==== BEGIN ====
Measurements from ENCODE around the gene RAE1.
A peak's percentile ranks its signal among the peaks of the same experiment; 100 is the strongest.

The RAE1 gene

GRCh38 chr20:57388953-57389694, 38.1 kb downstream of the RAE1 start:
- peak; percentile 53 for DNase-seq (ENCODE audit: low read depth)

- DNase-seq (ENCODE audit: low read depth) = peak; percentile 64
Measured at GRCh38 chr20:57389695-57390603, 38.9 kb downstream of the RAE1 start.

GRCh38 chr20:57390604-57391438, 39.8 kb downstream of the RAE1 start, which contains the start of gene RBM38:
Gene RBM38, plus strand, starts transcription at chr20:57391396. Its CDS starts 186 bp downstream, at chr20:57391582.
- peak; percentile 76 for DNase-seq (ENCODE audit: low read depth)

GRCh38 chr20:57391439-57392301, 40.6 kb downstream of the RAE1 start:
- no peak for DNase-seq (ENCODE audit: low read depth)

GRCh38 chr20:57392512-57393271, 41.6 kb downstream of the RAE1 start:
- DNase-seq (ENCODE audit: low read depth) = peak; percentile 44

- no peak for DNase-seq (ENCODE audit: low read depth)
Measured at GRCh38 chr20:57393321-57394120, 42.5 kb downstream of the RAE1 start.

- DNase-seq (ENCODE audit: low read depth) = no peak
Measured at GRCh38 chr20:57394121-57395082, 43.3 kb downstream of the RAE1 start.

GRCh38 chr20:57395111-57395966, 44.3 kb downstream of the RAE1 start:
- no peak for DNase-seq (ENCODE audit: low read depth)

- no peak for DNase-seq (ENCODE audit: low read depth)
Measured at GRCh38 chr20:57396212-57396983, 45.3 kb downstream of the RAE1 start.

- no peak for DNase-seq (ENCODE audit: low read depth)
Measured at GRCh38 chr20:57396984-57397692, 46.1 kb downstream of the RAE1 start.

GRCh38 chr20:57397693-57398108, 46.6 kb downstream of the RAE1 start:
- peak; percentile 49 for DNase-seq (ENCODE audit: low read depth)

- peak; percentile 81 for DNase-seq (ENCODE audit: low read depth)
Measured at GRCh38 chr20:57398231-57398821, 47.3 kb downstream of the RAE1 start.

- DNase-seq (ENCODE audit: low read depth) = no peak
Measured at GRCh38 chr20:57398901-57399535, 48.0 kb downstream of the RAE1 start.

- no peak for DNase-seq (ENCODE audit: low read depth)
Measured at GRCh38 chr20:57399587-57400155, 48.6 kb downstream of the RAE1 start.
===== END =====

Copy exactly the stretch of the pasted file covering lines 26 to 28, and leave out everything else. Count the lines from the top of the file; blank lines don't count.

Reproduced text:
- peak; percentile 49 for DNase-seq (ENCODE audit: low read depth)

- peak; percentile 81 for DNase-seq (ENCODE audit: low read depth)
Measured at GRCh38 chr20:57398231-57398821, 47.3 kb downstream of the RAE1 start.